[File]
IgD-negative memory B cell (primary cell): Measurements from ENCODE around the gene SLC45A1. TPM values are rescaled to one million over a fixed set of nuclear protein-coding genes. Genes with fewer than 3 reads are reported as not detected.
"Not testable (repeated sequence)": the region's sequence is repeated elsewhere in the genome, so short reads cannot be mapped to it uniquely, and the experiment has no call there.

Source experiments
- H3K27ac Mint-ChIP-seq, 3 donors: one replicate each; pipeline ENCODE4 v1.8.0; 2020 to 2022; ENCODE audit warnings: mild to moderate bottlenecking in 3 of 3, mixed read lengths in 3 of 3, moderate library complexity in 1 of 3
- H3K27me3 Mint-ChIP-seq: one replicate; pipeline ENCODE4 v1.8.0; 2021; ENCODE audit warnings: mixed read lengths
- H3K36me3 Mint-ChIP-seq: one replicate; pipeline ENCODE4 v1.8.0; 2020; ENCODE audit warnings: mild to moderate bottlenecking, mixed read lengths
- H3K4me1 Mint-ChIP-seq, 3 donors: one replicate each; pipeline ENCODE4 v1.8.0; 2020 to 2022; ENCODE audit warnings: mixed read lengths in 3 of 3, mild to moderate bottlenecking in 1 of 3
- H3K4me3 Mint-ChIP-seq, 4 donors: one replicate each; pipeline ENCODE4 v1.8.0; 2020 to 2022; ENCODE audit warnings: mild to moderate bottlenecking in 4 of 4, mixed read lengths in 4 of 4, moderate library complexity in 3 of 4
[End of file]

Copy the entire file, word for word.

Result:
IgD-negative memory B cell (primary cell): Measurements from ENCODE around the gene SLC45A1. TPM values are rescaled to one million over a fixed set of nuclear protein-coding genes. Genes with fewer than 3 reads are reported as not detected.
"Not testable (repeated sequence)": the region's sequence is repeated elsewhere in the genome, so short reads cannot be mapped to it uniquely, and the experiment has no call there.

Source experiments
- H3K27ac Mint-ChIP-seq, 3 donors: one replicate each; pipeline ENCODE4 v1.8.0; 2020 to 2022; ENCODE audit warnings: mild to moderate bottlenecking in 3 of 3, mixed read lengths in 3 of 3, moderate library complexity in 1 of 3
- H3K27me3 Mint-ChIP-seq: one replicate; pipeline ENCODE4 v1.8.0; 2021; ENCODE audit warnings: mixed read lengths
- H3K36me3 Mint-ChIP-seq: one replicate; pipeline ENCODE4 v1.8.0; 2020; ENCODE audit warnings: mild to moderate bottlenecking, mixed read lengths
- H3K4me1 Mint-ChIP-seq, 3 donors: one replicate each; pipeline ENCODE4 v1.8.0; 2020 to 2022; ENCODE audit warnings: mixed read lengths in 3 of 3, mild to moderate bottlenecking in 1 of 3
- H3K4me3 Mint-ChIP-seq, 4 donors: one replicate each; pipeline ENCODE4 v1.8.0; 2020 to 2022; ENCODE audit warnings: mild to moderate bottlenecking in 4 of 4, mixed read lengths in 4 of 4, moderate library complexity in 3 of 4